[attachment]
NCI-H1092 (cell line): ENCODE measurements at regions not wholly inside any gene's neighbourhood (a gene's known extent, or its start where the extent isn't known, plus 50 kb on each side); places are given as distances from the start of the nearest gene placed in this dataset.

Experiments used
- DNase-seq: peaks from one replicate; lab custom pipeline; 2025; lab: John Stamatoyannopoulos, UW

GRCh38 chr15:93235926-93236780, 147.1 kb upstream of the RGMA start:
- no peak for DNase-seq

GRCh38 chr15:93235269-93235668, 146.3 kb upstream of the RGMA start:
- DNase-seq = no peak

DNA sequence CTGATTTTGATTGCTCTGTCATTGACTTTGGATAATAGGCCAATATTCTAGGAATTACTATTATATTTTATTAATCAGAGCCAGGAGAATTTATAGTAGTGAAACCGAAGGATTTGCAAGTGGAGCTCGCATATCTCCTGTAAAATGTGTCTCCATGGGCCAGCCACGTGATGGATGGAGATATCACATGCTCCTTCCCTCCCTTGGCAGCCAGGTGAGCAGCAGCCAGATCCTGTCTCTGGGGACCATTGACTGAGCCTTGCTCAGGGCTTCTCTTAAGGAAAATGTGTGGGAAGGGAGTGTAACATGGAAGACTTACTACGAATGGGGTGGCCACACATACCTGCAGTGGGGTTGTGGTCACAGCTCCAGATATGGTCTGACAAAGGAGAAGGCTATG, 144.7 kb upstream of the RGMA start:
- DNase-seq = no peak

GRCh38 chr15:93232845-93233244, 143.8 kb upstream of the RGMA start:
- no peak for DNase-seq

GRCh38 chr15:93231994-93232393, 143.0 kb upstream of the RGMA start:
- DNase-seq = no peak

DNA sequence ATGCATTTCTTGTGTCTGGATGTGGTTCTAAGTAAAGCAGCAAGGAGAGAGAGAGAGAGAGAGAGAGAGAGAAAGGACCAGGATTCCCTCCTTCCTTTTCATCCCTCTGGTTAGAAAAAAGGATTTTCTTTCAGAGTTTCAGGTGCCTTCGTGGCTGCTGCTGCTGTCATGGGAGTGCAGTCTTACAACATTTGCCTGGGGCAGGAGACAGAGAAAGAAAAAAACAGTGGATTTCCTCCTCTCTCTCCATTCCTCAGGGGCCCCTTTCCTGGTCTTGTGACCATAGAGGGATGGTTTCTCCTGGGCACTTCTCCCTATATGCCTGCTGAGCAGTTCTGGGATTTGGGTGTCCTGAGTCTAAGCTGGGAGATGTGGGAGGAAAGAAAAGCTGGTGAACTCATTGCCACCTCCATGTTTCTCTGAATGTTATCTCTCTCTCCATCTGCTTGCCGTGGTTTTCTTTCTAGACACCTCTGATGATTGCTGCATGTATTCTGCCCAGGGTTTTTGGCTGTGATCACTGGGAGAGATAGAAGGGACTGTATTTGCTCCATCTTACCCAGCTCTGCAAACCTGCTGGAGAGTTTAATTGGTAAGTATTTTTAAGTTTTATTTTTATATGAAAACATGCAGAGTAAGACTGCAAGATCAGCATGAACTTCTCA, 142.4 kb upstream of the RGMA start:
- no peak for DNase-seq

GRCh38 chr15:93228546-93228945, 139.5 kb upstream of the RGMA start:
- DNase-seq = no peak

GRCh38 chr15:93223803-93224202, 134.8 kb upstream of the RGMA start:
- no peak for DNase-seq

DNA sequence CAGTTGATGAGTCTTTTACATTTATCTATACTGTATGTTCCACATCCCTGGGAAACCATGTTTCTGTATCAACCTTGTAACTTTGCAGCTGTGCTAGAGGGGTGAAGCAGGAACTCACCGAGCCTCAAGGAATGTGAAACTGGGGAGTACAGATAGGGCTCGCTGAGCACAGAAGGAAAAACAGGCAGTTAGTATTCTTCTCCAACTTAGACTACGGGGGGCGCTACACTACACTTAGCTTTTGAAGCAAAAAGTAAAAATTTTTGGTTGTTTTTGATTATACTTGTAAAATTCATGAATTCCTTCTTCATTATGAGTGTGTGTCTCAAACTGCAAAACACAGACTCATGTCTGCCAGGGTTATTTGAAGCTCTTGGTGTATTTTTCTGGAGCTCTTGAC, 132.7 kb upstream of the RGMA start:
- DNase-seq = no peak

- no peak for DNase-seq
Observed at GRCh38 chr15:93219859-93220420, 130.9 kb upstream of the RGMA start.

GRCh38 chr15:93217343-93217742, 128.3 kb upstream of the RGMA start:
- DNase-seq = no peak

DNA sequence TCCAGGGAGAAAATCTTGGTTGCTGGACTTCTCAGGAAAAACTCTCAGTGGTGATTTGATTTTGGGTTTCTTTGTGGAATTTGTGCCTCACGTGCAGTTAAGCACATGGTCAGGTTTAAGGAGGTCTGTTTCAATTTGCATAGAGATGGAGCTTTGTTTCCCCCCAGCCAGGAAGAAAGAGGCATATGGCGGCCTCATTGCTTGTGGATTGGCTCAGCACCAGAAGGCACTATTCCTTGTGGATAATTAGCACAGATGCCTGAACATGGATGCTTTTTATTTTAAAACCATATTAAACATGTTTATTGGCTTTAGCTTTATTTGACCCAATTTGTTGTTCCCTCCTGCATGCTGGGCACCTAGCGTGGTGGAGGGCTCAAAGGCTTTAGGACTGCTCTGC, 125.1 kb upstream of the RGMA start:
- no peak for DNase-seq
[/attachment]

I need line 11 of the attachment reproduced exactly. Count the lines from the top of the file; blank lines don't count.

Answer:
- no peak for DNase-seq